Some resorts will have special passes/access for children with disabilities, such as Disneyland if your child is unable to queue for long periods of time. There are also plenty of companies that deal in specialised holidays for those with a disability, such as the Calvert Trust, who offer a range of fully supported, accessible activity holidays.

Plan your journeys carefully

Give airlines and travel providers plenty of notice of any special requirements and support that you might need. Think of the journey itself as a mini-holiday and take time to pack everything you will need to get from A to B happily and without stress. I always pack as big a bag as I can that will fit comfortably in the overhead locker on a flight or train journey. There's enough room for everything from spare clothes, more spare clothes and pyjamas to masses of tempting healthy snacks and treats, a basic medical kit, tiny fun toiletries and as many new, unplayed-with-before small toys, stickers, colouring books and so on as I can squeeze in it. Children love a rag doll with plasters, comb, bandages, hairclips and so on to keep them amused on the way.

It's also worth investing in noise-limiting children's headphones as they will actually fit, and won't harm your child's hearing. Your child might even keep them on long enough to watch a whole film. Don't forget a sunhat, shades and sunscreen (under the liquid limit for hand luggage) to pop on when you arrive if going somewhere hot.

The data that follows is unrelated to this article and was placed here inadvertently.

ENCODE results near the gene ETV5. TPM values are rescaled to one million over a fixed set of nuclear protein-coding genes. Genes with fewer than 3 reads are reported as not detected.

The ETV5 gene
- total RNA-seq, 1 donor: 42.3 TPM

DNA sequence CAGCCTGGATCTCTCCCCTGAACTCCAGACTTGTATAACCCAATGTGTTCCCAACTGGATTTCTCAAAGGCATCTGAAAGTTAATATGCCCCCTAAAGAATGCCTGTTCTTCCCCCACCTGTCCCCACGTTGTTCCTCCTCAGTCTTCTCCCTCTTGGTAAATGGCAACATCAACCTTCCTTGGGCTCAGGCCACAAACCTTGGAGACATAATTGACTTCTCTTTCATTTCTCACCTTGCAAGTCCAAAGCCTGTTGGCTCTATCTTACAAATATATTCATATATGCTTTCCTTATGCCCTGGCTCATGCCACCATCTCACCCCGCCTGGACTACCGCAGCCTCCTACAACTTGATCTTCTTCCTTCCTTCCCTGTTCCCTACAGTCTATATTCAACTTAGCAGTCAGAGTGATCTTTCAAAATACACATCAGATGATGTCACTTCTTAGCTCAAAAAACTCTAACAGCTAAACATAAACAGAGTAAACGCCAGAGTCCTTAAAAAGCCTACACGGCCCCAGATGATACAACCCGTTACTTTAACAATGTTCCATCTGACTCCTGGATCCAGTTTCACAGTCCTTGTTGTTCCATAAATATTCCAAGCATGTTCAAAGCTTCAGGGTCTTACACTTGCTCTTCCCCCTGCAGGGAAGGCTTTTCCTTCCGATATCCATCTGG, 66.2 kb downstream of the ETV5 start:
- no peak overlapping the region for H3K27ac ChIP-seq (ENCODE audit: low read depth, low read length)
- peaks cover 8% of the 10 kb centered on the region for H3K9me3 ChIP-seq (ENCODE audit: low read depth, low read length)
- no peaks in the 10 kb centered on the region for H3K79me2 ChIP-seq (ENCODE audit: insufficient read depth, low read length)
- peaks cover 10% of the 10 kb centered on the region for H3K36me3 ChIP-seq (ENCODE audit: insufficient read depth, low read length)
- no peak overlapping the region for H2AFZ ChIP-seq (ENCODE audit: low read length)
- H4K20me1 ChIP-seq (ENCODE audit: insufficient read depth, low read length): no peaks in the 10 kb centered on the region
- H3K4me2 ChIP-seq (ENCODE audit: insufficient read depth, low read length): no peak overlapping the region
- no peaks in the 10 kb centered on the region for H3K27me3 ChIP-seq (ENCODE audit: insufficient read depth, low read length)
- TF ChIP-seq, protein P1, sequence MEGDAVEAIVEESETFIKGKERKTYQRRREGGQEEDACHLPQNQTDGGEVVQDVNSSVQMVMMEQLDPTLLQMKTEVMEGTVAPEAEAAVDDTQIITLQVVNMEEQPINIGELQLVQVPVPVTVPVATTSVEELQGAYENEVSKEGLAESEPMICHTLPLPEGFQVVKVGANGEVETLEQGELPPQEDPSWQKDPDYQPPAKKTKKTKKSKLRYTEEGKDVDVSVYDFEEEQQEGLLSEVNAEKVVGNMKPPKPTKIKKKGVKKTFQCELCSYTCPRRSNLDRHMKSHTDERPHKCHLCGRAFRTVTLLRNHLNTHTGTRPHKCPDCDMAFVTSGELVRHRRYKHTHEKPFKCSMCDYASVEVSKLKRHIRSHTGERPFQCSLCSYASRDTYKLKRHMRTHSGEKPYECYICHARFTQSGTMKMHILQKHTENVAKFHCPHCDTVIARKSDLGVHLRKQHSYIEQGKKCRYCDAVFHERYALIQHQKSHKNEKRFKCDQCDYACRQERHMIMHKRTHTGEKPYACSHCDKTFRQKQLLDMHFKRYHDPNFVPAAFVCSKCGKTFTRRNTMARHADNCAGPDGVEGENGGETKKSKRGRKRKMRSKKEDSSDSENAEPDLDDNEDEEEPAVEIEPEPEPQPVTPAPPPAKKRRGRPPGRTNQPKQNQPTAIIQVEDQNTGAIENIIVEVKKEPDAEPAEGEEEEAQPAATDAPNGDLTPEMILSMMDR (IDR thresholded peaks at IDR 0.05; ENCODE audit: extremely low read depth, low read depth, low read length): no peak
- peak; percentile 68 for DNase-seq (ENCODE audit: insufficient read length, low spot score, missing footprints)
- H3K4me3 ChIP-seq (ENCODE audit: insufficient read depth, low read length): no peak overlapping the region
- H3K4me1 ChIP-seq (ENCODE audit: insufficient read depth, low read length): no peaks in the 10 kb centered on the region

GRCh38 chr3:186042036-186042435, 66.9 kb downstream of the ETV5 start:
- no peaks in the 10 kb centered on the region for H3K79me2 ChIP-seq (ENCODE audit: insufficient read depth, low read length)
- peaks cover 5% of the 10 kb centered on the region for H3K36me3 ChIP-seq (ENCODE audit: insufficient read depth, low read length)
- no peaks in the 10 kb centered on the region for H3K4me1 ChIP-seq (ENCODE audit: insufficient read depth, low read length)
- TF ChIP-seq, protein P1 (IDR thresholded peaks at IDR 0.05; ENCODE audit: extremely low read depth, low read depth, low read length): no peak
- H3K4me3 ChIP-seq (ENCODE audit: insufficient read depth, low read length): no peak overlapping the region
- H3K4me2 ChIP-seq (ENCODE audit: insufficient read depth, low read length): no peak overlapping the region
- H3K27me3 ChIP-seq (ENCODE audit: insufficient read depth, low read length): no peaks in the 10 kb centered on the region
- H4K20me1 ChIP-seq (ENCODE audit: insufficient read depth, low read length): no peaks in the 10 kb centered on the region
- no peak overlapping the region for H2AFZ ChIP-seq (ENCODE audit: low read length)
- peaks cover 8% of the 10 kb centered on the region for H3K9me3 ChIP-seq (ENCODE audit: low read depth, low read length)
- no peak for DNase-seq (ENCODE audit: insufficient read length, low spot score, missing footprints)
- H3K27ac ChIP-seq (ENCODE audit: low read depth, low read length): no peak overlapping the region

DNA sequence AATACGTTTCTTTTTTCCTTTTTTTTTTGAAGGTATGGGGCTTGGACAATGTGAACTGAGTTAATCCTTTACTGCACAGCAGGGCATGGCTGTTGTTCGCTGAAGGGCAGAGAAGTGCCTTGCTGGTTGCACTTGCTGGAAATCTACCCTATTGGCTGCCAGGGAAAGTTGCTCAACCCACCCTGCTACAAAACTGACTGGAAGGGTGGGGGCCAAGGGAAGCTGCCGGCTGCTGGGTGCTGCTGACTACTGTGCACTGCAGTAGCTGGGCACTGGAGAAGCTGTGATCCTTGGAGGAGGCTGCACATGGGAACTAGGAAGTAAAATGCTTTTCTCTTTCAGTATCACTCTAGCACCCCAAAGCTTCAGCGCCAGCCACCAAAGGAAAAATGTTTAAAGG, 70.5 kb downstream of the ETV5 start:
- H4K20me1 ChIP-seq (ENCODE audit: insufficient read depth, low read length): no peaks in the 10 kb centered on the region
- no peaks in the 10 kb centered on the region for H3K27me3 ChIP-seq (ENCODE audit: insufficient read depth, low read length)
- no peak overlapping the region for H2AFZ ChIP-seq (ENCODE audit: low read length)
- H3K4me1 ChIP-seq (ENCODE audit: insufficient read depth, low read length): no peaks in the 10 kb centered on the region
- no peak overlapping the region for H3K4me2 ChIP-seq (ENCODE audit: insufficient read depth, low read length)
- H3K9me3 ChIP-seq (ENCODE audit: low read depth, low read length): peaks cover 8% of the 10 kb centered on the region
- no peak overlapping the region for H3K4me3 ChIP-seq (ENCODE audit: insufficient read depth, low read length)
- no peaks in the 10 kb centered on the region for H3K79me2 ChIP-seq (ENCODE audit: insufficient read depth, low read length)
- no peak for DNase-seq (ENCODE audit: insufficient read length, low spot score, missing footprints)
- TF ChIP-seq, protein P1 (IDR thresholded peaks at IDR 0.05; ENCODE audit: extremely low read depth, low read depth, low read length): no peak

Sensory Overload

A different routine or climate might unsettle your child, only you will know what will suit them and what they can cope with. Some children with sensory issues meltdown at the feel of heat and sand mixed with sun cream. Others dislike the cold and having to wear many layers of snow-wear. With trial and effort you will find what works for your family and be patient and reassuring when things don't go according to plan. It's worth practising exposure to what you will wear and feel when you arrive, i.e. swimwear, certain music or sand, before you go. There are also lots of story books about holidays and travel for children on the market so invest in a couple and read them before you go.

Keep a journal

This could be drawings, postcards or photos collected durng your stay, so that your child has a visual record of their holiday to show teachers and family on their return. This will help their communication enormously. You'll be surprised how many times they will come back to it once its complete.

Enjoy

Enjoy, relax, make memories, take thousands of photos. Live, love and laugh. You deserve it.

You can read about some of our Downs Side Up family adventures in Jamaica and other longhaul Memories here.

Hayley Goleniowska
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Hayley Goleniowska

Parent Advocate/Blogger at Downsside Up
Hayley Goleniowska is the author of the popular blog, Downs Side Up, where she writes about life with her daughters, one of whom has Downs Syndrome, and other issues surrounding disability.
Hayley Goleniowska